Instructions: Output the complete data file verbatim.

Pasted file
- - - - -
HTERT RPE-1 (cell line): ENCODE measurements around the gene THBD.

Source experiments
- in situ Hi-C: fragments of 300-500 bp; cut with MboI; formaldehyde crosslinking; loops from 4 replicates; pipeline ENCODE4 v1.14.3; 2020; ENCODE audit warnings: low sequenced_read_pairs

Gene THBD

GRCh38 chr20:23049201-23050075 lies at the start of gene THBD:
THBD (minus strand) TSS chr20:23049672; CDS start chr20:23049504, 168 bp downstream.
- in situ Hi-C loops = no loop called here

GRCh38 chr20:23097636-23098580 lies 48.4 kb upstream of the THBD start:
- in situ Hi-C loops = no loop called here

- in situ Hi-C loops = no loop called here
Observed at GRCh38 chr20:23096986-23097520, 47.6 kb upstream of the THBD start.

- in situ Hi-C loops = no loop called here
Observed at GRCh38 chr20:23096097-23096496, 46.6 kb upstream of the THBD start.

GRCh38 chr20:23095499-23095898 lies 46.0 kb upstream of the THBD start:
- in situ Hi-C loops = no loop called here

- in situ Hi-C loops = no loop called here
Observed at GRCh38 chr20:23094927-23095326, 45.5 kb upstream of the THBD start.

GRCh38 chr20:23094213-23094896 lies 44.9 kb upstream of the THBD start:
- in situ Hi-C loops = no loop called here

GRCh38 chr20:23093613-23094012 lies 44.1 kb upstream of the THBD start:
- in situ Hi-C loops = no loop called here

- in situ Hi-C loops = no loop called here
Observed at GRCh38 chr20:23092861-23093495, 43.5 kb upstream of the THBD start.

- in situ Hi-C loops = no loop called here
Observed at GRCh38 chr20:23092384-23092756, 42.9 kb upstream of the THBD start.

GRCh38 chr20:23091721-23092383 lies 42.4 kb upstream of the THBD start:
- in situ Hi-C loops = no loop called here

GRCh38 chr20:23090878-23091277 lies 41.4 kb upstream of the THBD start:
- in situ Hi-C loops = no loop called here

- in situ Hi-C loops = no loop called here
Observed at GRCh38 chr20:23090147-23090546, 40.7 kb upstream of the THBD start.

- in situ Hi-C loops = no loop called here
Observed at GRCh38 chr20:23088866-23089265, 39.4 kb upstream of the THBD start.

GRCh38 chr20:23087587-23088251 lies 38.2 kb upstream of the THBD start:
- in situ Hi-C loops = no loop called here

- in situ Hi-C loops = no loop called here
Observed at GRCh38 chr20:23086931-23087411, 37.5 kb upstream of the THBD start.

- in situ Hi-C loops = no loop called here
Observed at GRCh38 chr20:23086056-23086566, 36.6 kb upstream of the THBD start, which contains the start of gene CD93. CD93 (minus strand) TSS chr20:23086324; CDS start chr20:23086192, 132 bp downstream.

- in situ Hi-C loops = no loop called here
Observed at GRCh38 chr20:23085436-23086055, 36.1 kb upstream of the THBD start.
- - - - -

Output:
HTERT RPE-1 (cell line): ENCODE measurements around the gene THBD.

Source experiments
- in situ Hi-C: fragments of 300-500 bp; cut with MboI; formaldehyde crosslinking; loops from 4 replicates; pipeline ENCODE4 v1.14.3; 2020; ENCODE audit warnings: low sequenced_read_pairs

Gene THBD

GRCh38 chr20:23049201-23050075 lies at the start of gene THBD:
THBD (minus strand) TSS chr20:23049672; CDS start chr20:23049504, 168 bp downstream.
- in situ Hi-C loops = no loop called here

GRCh38 chr20:23097636-23098580 lies 48.4 kb upstream of the THBD start:
- in situ Hi-C loops = no loop called here

- in situ Hi-C loops = no loop called here
Observed at GRCh38 chr20:23096986-23097520, 47.6 kb upstream of the THBD start.

- in situ Hi-C loops = no loop called here
Observed at GRCh38 chr20:23096097-23096496, 46.6 kb upstream of the THBD start.

GRCh38 chr20:23095499-23095898 lies 46.0 kb upstream of the THBD start:
- in situ Hi-C loops = no loop called here

- in situ Hi-C loops = no loop called here
Observed at GRCh38 chr20:23094927-23095326, 45.5 kb upstream of the THBD start.

GRCh38 chr20:23094213-23094896 lies 44.9 kb upstream of the THBD start:
- in situ Hi-C loops = no loop called here

GRCh38 chr20:23093613-23094012 lies 44.1 kb upstream of the THBD start:
- in situ Hi-C loops = no loop called here

- in situ Hi-C loops = no loop called here
Observed at GRCh38 chr20:23092861-23093495, 43.5 kb upstream of the THBD start.

- in situ Hi-C loops = no loop called here
Observed at GRCh38 chr20:23092384-23092756, 42.9 kb upstream of the THBD start.

GRCh38 chr20:23091721-23092383 lies 42.4 kb upstream of the THBD start:
- in situ Hi-C loops = no loop called here

GRCh38 chr20:23090878-23091277 lies 41.4 kb upstream of the THBD start:
- in situ Hi-C loops = no loop called here

- in situ Hi-C loops = no loop called here
Observed at GRCh38 chr20:23090147-23090546, 40.7 kb upstream of the THBD start.

- in situ Hi-C loops = no loop called here
Observed at GRCh38 chr20:23088866-23089265, 39.4 kb upstream of the THBD start.

GRCh38 chr20:23087587-23088251 lies 38.2 kb upstream of the THBD start:
- in situ Hi-C loops = no loop called here

- in situ Hi-C loops = no loop called here
Observed at GRCh38 chr20:23086931-23087411, 37.5 kb upstream of the THBD start.

- in situ Hi-C loops = no loop called here
Observed at GRCh38 chr20:23086056-23086566, 36.6 kb upstream of the THBD start, which contains the start of gene CD93. CD93 (minus strand) TSS chr20:23086324; CDS start chr20:23086192, 132 bp downstream.

- in situ Hi-C loops = no loop called here
Observed at GRCh38 chr20:23085436-23086055, 36.1 kb upstream of the THBD start.